Anyone who has been through a car project knows all about the planning stage.
‘If you don’t respect the planning stage of a project then you’re probably still in the middle of a very messy project with no end in sight.’
This ’49 Chevy truck project is a textbook example of a well-planned project.
Stan Miller is a mechanic and like most mechanics, he’s seen the downside of poorly-designed vehicles at every stage of his career. He wanted to build a truck with none of those trap doors.
Stan said he literally “designed the truck in his head” because he has no discernible artistic talent so he couldn’t transfer his mental designs to a visual presentation. He did write down every idea he had about the project and he admitted the notes “were a big help”.
Stan said he always “wanted to build a build a vehicle and he wanted to have something fun to drive” so he settled on a very specific project. He wanted a ’49 Chevy 5-window truck with no-vent windows. He liked the idea of extra glass and he knew a no-vent window would be easier to seal. Stan found one in 2000.
Stan explained how he did “90% of the work” but he had his brother step in for the fine-tuning on the body. Stan had a basic theme for the truck—he wanted something that would be very clean-looking so you wouldn’t see anything (including wiring and lines).
He also wanted the truck to go fast and “handle like a Corvette” so he ditched the idea of a typical Mustang II front end in favor of a custom-built frame and suspension. This ’49 Chevy has a state of the art, fully tunable suspension so he can adjust it from firm to soft depending on the circumstances.
The power train is another state of the art piece in the puzzle. Stan has an LS2 under the hood and he estimated it will dyno around 550 horsepower so he settled on a 4L65E transmission after two previous failures with other types of transmissions.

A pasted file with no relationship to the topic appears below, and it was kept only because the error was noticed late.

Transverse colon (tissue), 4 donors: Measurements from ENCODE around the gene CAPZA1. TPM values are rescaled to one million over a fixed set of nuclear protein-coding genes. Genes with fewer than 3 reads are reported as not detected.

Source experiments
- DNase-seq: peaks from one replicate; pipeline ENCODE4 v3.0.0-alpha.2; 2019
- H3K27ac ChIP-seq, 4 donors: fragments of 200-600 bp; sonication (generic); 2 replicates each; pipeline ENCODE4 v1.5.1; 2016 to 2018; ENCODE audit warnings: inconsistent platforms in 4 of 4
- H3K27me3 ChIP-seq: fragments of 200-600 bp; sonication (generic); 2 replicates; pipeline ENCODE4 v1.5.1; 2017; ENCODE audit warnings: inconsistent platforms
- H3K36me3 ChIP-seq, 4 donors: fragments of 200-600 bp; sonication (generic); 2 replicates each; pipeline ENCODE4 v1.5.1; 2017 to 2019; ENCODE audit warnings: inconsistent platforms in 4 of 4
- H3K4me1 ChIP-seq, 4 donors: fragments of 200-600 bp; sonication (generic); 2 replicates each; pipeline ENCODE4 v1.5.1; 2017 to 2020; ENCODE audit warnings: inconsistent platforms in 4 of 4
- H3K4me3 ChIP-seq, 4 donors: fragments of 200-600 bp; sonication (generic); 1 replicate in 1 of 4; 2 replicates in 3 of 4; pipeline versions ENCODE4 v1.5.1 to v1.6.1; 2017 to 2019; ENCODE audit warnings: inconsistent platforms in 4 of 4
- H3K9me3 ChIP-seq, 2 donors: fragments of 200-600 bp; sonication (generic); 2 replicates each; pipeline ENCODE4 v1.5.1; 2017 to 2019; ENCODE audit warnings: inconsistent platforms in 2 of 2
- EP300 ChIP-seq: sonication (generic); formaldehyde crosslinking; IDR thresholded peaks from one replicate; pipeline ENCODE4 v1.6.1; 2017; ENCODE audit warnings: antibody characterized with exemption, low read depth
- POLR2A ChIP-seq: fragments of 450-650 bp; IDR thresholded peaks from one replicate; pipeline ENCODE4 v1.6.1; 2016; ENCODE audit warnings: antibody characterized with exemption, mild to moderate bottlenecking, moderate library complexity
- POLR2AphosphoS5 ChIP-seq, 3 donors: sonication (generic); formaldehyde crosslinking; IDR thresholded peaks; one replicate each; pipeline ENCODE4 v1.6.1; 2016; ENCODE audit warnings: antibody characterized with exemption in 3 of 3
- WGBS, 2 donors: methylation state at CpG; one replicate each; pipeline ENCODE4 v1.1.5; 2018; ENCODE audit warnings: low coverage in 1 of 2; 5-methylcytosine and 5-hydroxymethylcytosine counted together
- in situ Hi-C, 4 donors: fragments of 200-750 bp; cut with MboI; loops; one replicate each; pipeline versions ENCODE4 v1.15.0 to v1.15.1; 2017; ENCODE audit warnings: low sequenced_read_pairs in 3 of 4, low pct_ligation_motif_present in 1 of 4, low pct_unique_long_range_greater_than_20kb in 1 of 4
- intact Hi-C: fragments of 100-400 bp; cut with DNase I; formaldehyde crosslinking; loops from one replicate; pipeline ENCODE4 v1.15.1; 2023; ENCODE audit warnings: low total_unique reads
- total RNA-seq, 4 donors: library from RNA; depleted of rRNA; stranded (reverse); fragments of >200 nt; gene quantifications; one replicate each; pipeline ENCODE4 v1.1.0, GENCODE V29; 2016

Stan explained how the LS2 is such an instant-on engine the transmission takes the brunt of the power and he blew up two of them before he found the 4L65E. He’s very happy with the new transmission and he’s run a 12.9 ¼ mile with no failures.
This was a family project in the truest sense because Stan’s daughter designed the interior and his brother laid down the 11 coats of paint (4 coats are pearl). Stan wanted an “underwater cascading light tone” to the paint and he has it because this paint has a different look with every angle. Despite the artistic success of the paint Stan admits his wife is not a big fan of the color but he counters with, “It’s my truck”.
Safety is a big factor for Stan. He has double latches on the doors and there are massive disc brakes on all four wheels plus he re-engineered the sun visor because he knew it couldn’t handle speeds over 100 miles per hour. It’s locked down like Fort Knox now thanks to extra support.
Stan kept the clean look throughout the truck because you can’t see a wire or hose under the hood or under the truck. He dumped the signal lights and frenched them into the headlights, dumped the truck tail lights (because they stuck out) and put flush-mounted LED lights just below the tailgate.
The AC is hidden in the dash and the stereo is out of sight in the glove box. He grabbed some seats out of a 2004 Nissan Murano because his wife owned one and he liked the seats plus they’re low enough to give headroom in the cab.
The biggest feature of this custom truck is “it can be worked on” because Stan wants no adventures if something goes wrong or there’s regular maintenance requires so everything is accessible.
‘That’s why planning made for perfection in this beauty.’
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